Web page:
How will the booming semiconductor market affect critical materials?

Opinion Pieces




How will the booming semiconductor market affect critical materials?

Semiconductor trends will be key drivers of demand for a host of critical materials.

Semiconductor products include logic integrated circuits (ICs), analogue ICs, microprocessor and microcontroller ICs, and memories. Growth in demand for these products has been booming, underpinned chiefly by portable electronics trends. 

Cell phone trends provide an illustrative example of why semiconductor demand is on the rise. Today’s cell phones contain a vast array of microprocessors compared to the phones of twenty years ago. This is the result of numerous factors including consumer preferences for smaller handsets; enhanced safety requirements, and more sophisticated applications requiring more processing power. 

The number of transistors that exist on the same sized chip today versus twenty years ago is 50x more (from 100M in 2000 to 50Bn in 2020) in volume.  Each additional transistor on a chip allows the chip to be capable of doing more calculations if connected in parallel.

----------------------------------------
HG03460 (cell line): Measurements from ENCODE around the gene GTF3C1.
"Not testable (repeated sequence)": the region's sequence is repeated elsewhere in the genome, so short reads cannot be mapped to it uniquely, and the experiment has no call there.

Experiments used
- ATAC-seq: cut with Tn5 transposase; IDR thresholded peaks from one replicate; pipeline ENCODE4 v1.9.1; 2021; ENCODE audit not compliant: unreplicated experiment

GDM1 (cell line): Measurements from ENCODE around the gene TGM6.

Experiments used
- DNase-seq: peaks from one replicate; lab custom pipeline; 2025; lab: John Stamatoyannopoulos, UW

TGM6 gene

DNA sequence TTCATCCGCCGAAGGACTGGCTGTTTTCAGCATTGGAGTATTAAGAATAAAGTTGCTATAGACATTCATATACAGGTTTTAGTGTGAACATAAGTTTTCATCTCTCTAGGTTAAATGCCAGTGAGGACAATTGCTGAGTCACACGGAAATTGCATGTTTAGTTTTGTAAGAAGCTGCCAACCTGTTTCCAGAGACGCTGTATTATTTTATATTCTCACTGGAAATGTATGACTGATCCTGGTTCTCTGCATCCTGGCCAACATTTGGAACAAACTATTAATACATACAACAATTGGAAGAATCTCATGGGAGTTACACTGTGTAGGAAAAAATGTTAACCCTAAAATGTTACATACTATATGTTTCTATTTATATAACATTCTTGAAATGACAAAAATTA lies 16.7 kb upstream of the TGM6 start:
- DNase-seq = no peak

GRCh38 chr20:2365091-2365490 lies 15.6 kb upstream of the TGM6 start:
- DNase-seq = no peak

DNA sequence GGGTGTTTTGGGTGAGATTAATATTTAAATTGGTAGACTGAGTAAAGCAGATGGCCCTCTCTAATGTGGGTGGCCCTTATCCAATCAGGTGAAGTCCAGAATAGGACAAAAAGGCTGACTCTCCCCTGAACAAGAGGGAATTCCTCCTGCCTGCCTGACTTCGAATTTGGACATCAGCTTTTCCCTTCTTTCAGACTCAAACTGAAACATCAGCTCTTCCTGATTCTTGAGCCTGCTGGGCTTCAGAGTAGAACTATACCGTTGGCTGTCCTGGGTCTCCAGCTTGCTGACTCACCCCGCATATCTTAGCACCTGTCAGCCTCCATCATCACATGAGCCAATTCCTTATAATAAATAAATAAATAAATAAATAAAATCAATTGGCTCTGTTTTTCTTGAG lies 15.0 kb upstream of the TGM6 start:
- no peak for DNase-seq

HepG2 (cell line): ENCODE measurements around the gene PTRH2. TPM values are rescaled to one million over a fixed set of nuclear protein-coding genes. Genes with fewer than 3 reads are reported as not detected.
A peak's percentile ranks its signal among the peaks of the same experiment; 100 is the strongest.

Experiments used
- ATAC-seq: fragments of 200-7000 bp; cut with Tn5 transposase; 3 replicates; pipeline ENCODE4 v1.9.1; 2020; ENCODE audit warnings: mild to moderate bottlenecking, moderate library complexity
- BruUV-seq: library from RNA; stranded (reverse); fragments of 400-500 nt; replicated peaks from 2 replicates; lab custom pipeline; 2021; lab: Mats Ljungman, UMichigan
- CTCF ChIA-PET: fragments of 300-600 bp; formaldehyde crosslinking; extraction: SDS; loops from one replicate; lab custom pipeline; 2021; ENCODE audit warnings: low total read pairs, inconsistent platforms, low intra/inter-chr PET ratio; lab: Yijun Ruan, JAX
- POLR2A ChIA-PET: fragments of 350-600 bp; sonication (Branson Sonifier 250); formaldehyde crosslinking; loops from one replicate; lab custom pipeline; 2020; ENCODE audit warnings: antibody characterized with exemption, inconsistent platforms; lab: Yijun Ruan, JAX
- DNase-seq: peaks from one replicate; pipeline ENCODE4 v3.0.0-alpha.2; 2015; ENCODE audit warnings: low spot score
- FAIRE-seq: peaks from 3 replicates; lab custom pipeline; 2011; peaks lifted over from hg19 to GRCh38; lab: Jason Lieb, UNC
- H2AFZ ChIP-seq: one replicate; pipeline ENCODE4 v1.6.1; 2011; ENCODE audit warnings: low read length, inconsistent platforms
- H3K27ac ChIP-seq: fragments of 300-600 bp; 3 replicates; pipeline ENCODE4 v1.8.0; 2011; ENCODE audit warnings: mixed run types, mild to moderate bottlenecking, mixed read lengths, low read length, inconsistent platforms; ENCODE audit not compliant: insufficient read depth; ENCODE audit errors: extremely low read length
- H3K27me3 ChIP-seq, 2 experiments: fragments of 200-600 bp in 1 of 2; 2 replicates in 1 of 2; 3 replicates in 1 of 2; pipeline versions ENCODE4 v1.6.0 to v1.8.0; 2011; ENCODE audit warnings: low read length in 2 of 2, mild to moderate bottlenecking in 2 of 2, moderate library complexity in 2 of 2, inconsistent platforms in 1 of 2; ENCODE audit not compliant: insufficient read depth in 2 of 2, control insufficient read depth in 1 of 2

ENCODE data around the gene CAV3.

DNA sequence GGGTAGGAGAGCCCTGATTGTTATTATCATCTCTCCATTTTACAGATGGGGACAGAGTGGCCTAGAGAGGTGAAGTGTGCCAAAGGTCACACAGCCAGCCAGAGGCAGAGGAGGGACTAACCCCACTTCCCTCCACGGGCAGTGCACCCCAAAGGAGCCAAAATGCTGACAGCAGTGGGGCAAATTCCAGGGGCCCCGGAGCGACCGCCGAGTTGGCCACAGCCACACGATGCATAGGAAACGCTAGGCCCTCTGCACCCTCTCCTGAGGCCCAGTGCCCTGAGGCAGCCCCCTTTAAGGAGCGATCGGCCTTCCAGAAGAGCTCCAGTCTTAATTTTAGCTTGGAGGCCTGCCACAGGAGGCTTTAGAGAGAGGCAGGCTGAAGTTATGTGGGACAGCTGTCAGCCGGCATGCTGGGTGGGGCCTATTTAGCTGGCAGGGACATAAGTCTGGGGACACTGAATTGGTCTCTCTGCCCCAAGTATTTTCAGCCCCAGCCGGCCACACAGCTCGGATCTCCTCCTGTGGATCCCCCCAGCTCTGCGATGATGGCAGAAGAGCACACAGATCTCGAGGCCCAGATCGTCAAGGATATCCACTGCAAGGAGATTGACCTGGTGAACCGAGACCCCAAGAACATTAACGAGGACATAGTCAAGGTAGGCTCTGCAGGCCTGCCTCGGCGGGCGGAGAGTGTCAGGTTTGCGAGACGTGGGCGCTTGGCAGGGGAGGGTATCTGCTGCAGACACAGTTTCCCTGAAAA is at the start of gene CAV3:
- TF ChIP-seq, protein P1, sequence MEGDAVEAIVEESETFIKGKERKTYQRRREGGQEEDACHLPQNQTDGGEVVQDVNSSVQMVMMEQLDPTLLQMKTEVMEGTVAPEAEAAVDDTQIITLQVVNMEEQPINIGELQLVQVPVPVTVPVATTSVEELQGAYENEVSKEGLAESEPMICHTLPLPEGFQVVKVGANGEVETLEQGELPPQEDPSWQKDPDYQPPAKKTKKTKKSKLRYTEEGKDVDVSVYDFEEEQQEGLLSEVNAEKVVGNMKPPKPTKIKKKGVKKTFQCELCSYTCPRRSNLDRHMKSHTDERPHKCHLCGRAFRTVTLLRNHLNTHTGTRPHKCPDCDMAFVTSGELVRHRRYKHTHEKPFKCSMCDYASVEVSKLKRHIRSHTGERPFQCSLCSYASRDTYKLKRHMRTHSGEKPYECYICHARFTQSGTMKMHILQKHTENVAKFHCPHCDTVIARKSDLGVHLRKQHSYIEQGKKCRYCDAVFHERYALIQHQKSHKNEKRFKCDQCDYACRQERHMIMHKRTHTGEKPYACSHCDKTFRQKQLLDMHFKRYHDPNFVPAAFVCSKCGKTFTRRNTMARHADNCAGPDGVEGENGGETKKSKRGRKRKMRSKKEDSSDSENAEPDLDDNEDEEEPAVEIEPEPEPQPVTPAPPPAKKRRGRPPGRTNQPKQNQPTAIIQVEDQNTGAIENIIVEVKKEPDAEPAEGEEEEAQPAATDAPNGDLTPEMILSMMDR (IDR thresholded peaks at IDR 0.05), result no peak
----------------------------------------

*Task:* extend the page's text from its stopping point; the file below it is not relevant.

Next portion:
This trend is set to increase. As the IDC notes, “…with the global demand for artificial intelligence (AI) and high-performance computing (HPC) exploding, coupled with the stabilizing demand for smartphones, personal computers, infrastructure, and resilient growth in automotive; the semiconductor industry is expected to usher in a new wave of growth”.

This growth will mean more demand for a host of critical materials used in semiconductor applications, including gallium, germanium, indium, and silicon.  

The rise in microchips

The main driver for the growing semiconductor market is portable electronics which have seen consistent demand growth over the past decade despite market maturation in certain applications.  Project Blue estimates growth of Li-ion demand in portables at a CAGR of 21% over the past decade, which serves as a good proxy for overall portables demand.